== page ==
Published by Allen F. Johnson on Wednesday, February 3, 2016
Editor’s Note: This article first appeared in the February 2016 issue of the Novogradac Journal of Tax Credits. It is reprinted here with permission.
It all started in Green Bay. The Hotel Northland, built in 1924, was sitting prominent and vacant and ripe for redevelopment. Mike Frantz, founding partner of Frantz Community Investors, was asked to take a look at the property. “It really is an amazing community and downtown area,” Frantz said of Green Bay, “and the project was right in line with our credo to help communities restore and revitalize their downtown and historic neighborhoods.” However, the 160-room luxury hotel rehabilitation faced challenges in acquiring investors with the Wisconsin state historic tax credit (HTC) set at 5 percent. “We realized once we got into the metrics of the deal that it would have been impossible to finance the project without more robust state tax credits,” explained Frantz.
Former City of Green Bay Business Development Planner Neil White took up the cause on behalf of the Hotel Northland rehabilitation, along with preservationists, developers and advocates throughout the state and helped raise the rate to 10 percent in 2013. With bipartisan support in the special October 2013 session of the Wisconsin legislature, that rate rose again to match the federal HTC rate of 20 percent. Gov. Scott Walker said in a press release, “The passing of this legislation will revitalize downtown districts across the state. Restoring these buildings will create a temporary and permanent economic increase for local and state economies.”
More often than not, success is a good thing. In the case of the popularity of the HTC program in Wisconsin, state officials saw an overwhelming interest in the program as a problem. The 20 percent HTC was uncapped and by midyear, the state had awarded nearly $21 million. This led Gov. Walker to halt the program temporarily in June 2014, partially lifting the moratorium three weeks later on certain federally qualified historic buildings and urging the state agency overseeing deployment to proceed with caution.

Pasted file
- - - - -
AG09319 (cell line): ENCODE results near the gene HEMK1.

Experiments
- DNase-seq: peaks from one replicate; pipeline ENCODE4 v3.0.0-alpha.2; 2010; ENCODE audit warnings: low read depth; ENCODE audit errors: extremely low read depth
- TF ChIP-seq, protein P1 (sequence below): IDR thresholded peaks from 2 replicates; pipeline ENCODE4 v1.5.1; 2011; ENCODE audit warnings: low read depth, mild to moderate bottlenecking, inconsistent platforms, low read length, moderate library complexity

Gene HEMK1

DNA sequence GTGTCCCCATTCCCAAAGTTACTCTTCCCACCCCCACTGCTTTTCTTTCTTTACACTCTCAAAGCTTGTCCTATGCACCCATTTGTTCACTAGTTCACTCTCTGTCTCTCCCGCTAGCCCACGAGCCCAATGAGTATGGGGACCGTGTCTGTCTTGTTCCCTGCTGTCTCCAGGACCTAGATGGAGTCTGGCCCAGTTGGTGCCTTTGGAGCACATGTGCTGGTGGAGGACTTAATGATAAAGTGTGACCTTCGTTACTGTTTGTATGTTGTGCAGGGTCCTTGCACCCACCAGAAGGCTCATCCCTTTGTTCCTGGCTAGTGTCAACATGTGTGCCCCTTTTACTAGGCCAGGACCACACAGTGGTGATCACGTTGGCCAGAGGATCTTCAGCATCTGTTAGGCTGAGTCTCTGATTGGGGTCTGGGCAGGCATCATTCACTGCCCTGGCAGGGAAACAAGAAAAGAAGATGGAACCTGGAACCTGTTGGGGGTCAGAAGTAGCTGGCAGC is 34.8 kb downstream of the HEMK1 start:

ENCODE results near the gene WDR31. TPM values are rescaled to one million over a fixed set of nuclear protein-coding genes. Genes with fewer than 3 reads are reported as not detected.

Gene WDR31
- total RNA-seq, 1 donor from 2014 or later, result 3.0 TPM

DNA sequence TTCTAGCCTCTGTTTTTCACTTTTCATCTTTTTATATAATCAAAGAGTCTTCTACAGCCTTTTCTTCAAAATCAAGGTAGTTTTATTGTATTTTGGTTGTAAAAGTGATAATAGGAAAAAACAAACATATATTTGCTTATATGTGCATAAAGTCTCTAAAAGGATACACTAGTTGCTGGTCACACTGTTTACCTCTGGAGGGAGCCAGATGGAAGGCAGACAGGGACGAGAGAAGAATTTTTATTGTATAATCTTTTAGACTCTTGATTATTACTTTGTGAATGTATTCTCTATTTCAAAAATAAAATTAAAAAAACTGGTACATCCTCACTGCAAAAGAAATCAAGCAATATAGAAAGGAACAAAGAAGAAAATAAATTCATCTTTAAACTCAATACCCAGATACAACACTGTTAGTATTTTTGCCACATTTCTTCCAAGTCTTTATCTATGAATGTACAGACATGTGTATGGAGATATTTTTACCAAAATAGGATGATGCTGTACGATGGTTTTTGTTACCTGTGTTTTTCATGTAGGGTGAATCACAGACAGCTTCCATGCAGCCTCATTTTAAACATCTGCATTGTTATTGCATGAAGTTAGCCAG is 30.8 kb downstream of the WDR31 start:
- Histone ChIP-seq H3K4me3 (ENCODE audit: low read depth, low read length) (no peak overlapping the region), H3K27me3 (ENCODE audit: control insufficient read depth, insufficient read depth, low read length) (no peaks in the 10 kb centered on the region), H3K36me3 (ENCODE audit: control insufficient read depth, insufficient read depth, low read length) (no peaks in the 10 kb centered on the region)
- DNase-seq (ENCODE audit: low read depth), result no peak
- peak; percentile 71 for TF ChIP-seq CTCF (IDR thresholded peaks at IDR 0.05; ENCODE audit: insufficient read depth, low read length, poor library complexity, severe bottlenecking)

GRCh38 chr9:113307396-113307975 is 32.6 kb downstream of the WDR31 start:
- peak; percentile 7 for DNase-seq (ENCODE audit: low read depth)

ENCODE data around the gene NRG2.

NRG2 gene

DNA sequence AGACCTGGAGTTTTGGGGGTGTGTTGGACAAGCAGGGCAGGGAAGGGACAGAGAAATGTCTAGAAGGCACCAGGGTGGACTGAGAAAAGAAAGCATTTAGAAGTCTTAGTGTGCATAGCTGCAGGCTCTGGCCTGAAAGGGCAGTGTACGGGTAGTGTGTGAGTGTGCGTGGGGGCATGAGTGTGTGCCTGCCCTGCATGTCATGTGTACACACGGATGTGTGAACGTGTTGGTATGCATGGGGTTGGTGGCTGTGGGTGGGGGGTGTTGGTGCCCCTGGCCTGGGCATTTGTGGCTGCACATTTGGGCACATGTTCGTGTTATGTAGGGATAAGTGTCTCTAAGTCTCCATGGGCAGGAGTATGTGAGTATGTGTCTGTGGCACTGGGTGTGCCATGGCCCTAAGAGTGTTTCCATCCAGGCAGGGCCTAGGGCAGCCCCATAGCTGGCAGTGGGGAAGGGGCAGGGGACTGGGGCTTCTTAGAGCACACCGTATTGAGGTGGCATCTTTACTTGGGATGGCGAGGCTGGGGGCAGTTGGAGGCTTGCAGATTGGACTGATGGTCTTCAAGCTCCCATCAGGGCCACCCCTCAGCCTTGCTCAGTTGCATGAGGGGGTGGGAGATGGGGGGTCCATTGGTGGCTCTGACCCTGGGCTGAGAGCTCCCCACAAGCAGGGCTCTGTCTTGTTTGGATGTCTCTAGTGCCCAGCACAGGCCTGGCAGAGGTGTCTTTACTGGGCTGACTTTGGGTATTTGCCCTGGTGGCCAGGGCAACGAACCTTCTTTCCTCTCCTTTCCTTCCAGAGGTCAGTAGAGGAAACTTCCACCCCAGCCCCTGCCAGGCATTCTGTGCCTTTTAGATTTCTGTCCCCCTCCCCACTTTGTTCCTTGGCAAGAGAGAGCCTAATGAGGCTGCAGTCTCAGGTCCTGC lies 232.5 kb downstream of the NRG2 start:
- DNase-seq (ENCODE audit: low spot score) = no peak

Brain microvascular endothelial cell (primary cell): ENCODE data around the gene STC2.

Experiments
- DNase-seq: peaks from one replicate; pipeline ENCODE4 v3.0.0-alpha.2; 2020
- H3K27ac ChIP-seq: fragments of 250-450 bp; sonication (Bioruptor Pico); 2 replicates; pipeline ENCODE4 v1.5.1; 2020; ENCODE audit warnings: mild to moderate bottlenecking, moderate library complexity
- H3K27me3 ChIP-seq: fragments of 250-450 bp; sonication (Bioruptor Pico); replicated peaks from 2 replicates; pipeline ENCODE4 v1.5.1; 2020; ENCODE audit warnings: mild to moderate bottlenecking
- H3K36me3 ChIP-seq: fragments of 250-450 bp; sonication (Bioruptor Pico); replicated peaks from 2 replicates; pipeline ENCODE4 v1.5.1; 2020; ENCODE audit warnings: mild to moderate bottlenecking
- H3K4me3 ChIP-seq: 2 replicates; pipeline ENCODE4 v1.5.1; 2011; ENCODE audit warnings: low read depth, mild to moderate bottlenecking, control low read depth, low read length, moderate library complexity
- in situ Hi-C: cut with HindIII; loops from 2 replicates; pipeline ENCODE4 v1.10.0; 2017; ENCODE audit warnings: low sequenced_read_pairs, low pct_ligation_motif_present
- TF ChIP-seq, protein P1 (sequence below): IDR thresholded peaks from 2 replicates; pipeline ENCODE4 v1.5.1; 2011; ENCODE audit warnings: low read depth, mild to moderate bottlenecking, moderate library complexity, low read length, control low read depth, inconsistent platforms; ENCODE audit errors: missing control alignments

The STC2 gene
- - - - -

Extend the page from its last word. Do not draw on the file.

In March 2015, with Wisconsin facing a $2 billion deficit, Walker proposed a cap of $10 million available annually for the program. That’s when supporters of the program mobilized to demonstrate why Wisconsin’s legislature should be supporting an uncapped historic rehabilitation tax credit program, maintained at 20 percent.
The Economic Impact
HTC advocates from around Wisconsin set about preparing economic impact reports to demonstrate to Madison lawmakers what a robust state HTC program could mean for communities statewide. While the Wisconsin Economic Development Corporation (WEDC), which administers the state program in coordination with the Wisconsin State Historic Preservation Office, requires reports on job creation and revenue attributed to each project in the program, numbers were not yet available since the 20 percent program was in its infancy.
The Historic Preservation Institute in the School of Architecture and Urban Planning at the University of Wisconsin-Milwaukee, with support from the Wisconsin Trust for Historic Preservation, quickly pulled the numbers from recent projects that benefited from the 20 percent state HTC with the help of advocates such as Jonathan Beck, a senior fellow at the University of Wisconsin-Milwaukee and development project manager at The Alexander Company. He and Matt Jarosz, director of the institute, led the charge to personally contact the developers of the 31 projects that were approved in 2014, and in six weeks collected all the data needed for analysis.
Using this information collected by University of Wisconsin-Milwaukee, the public accounting firm Baker Tilly conducted an impact analysis that focused on jobs created, labor income, project output, economic development impact and the overall impact of the state HTC on the Wisconsin tax base. The study found that an uncapped state HTC program produced more than 2,800 full-time jobs and significant impacts to Wisconsin’s economy and tax base based on the funded projects studied. In particular, the study found that 40 cents of every state HTC dollar under the current program comes back into the economy in the first year through construction payroll and property taxes, while the other 60 cents is recouped to the state within seven years and an estimated 133 percent return in Wisconsin state tax revenue by Year 10. These figures were presented by the Historic Preservation Institute to the state’s Legislative Fiscal Bureau, which included them in a budget report to the Wisconsin Joint Committee on Finance as it took up the vote on the future of the credit.
The Current Market
Efforts to demonstrate the viability of the Wisconsin HTC program enacted in 2014 were a success. The program remains uncapped with a 20 percent credit and touts some of the best features found in other state tax credits: it is transferable and is priced well for the investment marketplace.